Before I conclude, I want to share some sad news about one of the people who played an indispensable leadership role in developing the new survey questions and innovative data-collection and training methods. Jennifer Edgar, our Associate Commissioner for Survey Methods Research, died November 8 in a tragic fall in her home. She leaves behind her husband and two young children, her parents, and her sister. Moreover, she leaves hundreds of BLS colleagues and many more throughout the statistical community and beyond, who will grieve the loss of an exceptionally gifted friend and professional whose great promise was cut suddenly and tragically short. Jennifer was using her considerable energies to move BLS forward. Her passing is a huge blow to her family, loved ones, and the entire statistical community. We are working on ways to ensure Jennifer’s memory and passion is forever present at BLS.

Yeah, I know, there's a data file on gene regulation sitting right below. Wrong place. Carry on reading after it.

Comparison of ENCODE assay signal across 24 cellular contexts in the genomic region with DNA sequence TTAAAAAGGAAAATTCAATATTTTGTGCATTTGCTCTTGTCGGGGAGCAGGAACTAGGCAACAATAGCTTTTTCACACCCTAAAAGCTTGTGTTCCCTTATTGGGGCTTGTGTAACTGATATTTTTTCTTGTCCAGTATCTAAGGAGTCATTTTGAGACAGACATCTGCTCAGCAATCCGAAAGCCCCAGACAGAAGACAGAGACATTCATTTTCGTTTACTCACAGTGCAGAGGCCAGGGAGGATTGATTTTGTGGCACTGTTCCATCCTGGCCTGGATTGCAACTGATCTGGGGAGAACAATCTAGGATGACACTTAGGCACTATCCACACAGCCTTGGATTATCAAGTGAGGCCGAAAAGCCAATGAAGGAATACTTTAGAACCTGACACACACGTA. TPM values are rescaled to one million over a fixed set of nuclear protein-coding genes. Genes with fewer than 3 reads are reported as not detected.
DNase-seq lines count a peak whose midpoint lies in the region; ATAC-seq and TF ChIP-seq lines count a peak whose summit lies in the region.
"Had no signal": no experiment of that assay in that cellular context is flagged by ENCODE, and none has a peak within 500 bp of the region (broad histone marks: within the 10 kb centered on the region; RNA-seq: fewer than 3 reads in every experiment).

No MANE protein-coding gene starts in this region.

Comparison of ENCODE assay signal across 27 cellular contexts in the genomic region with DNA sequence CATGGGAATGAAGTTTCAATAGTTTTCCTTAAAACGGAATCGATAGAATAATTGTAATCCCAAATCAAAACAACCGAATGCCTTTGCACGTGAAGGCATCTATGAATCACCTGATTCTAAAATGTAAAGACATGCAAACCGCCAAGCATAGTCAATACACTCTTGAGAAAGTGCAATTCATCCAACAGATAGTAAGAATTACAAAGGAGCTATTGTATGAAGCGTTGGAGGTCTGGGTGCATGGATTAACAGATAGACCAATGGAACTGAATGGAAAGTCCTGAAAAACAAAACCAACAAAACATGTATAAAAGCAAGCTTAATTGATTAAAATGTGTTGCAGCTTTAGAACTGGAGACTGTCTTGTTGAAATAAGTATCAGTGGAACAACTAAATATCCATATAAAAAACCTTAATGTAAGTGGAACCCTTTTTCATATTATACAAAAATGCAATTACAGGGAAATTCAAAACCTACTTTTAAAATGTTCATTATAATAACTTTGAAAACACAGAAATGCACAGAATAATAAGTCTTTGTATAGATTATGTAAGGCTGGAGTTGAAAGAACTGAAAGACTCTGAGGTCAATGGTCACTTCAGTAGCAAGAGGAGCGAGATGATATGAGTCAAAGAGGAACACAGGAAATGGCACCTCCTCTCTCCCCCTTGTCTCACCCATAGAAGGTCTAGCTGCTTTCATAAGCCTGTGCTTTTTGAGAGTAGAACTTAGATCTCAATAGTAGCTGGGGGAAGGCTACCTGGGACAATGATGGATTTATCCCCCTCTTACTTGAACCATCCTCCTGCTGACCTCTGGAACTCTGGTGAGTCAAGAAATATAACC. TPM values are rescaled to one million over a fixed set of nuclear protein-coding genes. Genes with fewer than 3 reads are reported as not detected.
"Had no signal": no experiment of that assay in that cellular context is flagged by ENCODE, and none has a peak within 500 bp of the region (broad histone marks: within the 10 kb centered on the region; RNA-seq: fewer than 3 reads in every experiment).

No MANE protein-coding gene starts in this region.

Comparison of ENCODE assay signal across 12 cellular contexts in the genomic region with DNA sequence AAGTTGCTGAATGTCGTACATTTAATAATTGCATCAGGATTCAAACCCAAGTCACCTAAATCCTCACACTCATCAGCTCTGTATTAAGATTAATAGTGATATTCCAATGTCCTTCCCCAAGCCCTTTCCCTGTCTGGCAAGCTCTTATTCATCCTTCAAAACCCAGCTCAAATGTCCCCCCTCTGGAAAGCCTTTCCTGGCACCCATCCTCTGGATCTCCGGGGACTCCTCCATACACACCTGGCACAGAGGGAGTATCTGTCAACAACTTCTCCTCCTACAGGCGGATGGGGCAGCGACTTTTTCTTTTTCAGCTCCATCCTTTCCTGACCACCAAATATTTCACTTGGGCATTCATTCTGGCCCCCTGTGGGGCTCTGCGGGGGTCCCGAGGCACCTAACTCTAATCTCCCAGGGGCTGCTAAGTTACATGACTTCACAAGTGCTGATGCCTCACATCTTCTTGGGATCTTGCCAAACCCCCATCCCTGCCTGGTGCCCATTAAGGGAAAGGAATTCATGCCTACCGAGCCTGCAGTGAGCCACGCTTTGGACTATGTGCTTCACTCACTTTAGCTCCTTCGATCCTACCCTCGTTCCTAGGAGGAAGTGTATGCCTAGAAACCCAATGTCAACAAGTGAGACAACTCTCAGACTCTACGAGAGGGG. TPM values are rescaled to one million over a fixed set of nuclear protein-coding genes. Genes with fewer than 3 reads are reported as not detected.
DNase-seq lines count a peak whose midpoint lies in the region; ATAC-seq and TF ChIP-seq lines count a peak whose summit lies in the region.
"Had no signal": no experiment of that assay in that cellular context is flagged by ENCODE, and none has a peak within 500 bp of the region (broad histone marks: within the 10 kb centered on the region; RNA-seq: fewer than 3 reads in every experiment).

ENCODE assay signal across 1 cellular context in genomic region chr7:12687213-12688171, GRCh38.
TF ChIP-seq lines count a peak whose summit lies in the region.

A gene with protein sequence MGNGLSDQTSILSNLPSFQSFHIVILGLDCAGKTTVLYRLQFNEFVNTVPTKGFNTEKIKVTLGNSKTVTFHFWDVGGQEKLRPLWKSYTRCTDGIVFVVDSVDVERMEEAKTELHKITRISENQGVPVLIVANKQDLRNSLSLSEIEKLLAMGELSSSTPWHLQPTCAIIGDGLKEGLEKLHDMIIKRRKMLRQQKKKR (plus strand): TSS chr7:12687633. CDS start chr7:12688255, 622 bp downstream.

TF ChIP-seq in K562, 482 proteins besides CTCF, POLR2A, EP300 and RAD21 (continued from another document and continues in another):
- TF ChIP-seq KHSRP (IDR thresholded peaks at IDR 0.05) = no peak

Percent of employed people who teleworked at some point in the previous 4 weeks because of the COVID-19 pandemic
MonthPercent

May 2020

35.4%

Jun 2020

31.3

Jul 2020

26.4

Aug 2020

24.3

Sep 2020

22.7

Oct 2020

21.2
Number of people not in the labor force who did not look for work because of the COVID-19 pandemic
MonthNumber not in the labor force

May 2020

9,740,000

Jun 2020

7,043,000

Jul 2020

6,454,000

Aug 2020

5,200,000

Sep 2020

4,499,000

Oct 2020

3,563,000

Celebrating World Statistics Day 2020